“We can never make taxation popular, but we can make taxation fair.”
Working to build a just society where human rights are respected, human dignity is protected, human development is facilitated and the environment is respected and protected.
The publication of two studies on achieving quality in the school system in Ireland is welcomed by Social Justice Ireland.
In its report on Quality and Standards in Human Services in Ireland: The School System, the National Economic and Social Council (NESC) argues that while there have been many developments in schools including school evaluation, curriculum development, student welfare and teacher accreditation, there still remains some way to go in building a system of quality and continuous improvement within schools in Ireland.
Achieving Quality in the School System
The NESC Report outlines the need for a national data and standards framework which provides a sound basis for judgment about quality and improvement within the school system and that this should be underpinned by a culture of evidence- based practice within schools to promote a greater culture of reflective practice. The report concludes that both of these are required to support improved quality and accountability in the school system.
Reviewing PISA Results for Ireland
In a complementary Secretariat paper Understanding PISA and what it tells us about Educational Standards in Ireland, NESC reviews the performance of Irish students in the PISA assessment. The paper states that while the PISA data for Ireland shows a decline in relative student performance, these data need to be interpreted with care and that, on its own, the PISA assessment is not a comprehensive measure of educational standards. The report acknowledges that PISA is a useful tool with which to compare and consider relative student performance, however it notes that overly focusing on rankings can lead to a simplistic interpretation of the results. The report highlights the lack of alternative data and related analysis with which to consider the quality of the Irish education system and concludes that Ireland needs to develop a more systematic evidence-based approach to educational evaluation.
Further NESC Reports on Quality and Standards in Human Services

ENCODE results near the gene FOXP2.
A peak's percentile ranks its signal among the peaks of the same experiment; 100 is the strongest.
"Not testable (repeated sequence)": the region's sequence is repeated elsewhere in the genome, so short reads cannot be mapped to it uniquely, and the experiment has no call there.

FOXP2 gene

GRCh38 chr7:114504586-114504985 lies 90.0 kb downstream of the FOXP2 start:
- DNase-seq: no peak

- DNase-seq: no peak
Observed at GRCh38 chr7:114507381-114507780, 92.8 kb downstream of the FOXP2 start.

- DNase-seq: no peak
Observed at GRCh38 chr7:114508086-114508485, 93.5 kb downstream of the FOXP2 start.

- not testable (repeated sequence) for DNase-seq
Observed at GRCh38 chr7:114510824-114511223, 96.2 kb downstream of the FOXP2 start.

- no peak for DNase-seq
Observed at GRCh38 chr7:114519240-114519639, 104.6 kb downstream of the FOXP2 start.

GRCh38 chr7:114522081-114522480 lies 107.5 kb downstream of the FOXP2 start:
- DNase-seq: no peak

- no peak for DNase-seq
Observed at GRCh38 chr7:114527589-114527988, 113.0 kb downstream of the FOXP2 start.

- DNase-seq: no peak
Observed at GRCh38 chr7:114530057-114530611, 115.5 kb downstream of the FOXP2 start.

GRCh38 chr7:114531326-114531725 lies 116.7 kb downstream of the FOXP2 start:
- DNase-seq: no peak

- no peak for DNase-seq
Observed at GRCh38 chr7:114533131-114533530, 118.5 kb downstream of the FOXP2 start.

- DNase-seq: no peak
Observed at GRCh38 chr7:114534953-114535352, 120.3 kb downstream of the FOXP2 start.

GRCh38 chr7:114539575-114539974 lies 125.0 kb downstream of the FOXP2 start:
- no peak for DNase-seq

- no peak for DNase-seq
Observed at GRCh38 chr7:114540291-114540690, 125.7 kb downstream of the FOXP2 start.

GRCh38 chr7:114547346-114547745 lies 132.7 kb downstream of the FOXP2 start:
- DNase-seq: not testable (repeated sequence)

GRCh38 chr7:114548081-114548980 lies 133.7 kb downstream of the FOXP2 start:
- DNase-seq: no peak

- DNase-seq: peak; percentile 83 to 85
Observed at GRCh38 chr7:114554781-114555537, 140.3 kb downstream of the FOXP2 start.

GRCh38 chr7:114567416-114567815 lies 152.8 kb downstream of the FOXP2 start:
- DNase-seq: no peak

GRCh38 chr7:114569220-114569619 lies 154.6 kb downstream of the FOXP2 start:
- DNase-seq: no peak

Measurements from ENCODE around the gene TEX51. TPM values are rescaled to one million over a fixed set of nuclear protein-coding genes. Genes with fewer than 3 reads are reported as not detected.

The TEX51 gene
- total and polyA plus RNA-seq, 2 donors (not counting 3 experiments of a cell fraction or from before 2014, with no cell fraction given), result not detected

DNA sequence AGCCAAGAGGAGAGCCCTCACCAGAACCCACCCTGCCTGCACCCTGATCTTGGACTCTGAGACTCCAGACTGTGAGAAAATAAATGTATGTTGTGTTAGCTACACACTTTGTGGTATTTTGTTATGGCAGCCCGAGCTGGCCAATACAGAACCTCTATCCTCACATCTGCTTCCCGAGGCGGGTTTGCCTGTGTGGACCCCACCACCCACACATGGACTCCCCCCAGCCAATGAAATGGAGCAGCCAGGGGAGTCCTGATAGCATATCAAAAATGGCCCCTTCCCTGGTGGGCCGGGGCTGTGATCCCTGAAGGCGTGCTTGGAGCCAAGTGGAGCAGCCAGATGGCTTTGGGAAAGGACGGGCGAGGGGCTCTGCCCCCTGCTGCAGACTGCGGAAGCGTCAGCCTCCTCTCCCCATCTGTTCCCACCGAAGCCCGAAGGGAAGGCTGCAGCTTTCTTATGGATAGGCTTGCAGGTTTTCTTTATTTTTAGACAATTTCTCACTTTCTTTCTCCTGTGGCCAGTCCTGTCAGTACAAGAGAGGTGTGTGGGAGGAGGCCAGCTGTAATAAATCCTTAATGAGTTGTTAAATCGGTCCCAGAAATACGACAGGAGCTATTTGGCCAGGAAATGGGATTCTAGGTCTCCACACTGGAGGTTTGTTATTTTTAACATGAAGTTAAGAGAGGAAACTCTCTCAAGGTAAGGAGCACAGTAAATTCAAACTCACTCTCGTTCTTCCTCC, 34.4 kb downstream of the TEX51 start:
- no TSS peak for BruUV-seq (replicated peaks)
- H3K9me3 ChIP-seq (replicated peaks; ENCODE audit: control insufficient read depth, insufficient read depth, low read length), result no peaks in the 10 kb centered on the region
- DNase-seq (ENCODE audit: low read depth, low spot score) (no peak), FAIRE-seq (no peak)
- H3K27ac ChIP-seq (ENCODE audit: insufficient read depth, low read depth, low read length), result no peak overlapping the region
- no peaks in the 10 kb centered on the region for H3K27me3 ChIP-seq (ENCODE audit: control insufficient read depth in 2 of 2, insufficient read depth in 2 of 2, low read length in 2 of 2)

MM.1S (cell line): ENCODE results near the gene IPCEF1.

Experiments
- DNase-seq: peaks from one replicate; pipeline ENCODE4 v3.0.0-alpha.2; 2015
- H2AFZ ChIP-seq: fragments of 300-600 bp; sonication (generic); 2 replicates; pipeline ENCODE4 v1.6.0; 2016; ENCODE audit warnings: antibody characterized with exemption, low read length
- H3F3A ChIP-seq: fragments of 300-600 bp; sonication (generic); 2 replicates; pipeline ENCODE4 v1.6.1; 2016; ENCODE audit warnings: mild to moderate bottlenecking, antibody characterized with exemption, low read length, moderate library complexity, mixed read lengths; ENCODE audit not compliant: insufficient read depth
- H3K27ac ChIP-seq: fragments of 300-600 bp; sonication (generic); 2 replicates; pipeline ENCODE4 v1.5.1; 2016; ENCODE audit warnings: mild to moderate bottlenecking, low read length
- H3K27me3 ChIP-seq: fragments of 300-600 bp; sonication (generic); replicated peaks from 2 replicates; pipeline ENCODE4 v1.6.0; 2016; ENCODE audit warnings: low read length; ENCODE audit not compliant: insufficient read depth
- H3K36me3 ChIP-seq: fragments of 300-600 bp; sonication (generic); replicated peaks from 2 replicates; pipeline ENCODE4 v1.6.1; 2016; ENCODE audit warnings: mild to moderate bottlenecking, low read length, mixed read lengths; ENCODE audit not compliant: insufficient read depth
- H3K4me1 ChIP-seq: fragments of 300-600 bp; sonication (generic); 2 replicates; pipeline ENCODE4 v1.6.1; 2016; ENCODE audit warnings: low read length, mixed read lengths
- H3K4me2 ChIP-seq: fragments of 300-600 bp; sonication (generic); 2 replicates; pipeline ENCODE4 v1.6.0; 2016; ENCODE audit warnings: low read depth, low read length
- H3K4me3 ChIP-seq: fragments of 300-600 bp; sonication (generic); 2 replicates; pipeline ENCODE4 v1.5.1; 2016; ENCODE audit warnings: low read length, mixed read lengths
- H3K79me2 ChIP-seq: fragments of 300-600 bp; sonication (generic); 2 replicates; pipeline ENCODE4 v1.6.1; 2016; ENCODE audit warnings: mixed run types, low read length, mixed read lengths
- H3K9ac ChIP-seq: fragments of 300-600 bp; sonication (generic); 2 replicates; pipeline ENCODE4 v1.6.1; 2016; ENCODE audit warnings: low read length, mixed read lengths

NESC is publishing a series of reports on quality and standards in human services. In January 2012 it published an overview of concepts and practices, which examined international and Irish evidence of approaches to regulation and standards-setting in human services, along with the promotion of good practice. On 18th September 2012 NESC published two reports: one on Residential Care for Older People; and one on Policing and the Search for Continuous Improvement.
Over the coming weeks NESC will publish further reports on quality and standards: on home care for older people; on end-of-life care in hospitals; on disability services; and then a synthesis report which draws the findings of all the work together.
The National Economic and Social Council (NESC) was established in 1973. Its function is to analyse and report to the Taoiseach on strategic issues relating to the efficient development of the economy, the achievement of social justice and the development of a strategic framework for the conduct of relations and the negotiation of agreements between the government and the social partners. The Council is chaired by the Secretary General of the Department of the Taoiseach. It comprises representatives of trade unions, employer bodies, farm organisations, community and voluntary organisations, environmental organisations, key Government departments and has eight independent experts. Dr Seán Healy, Director of Social Justice Ireland, is a member of NESC.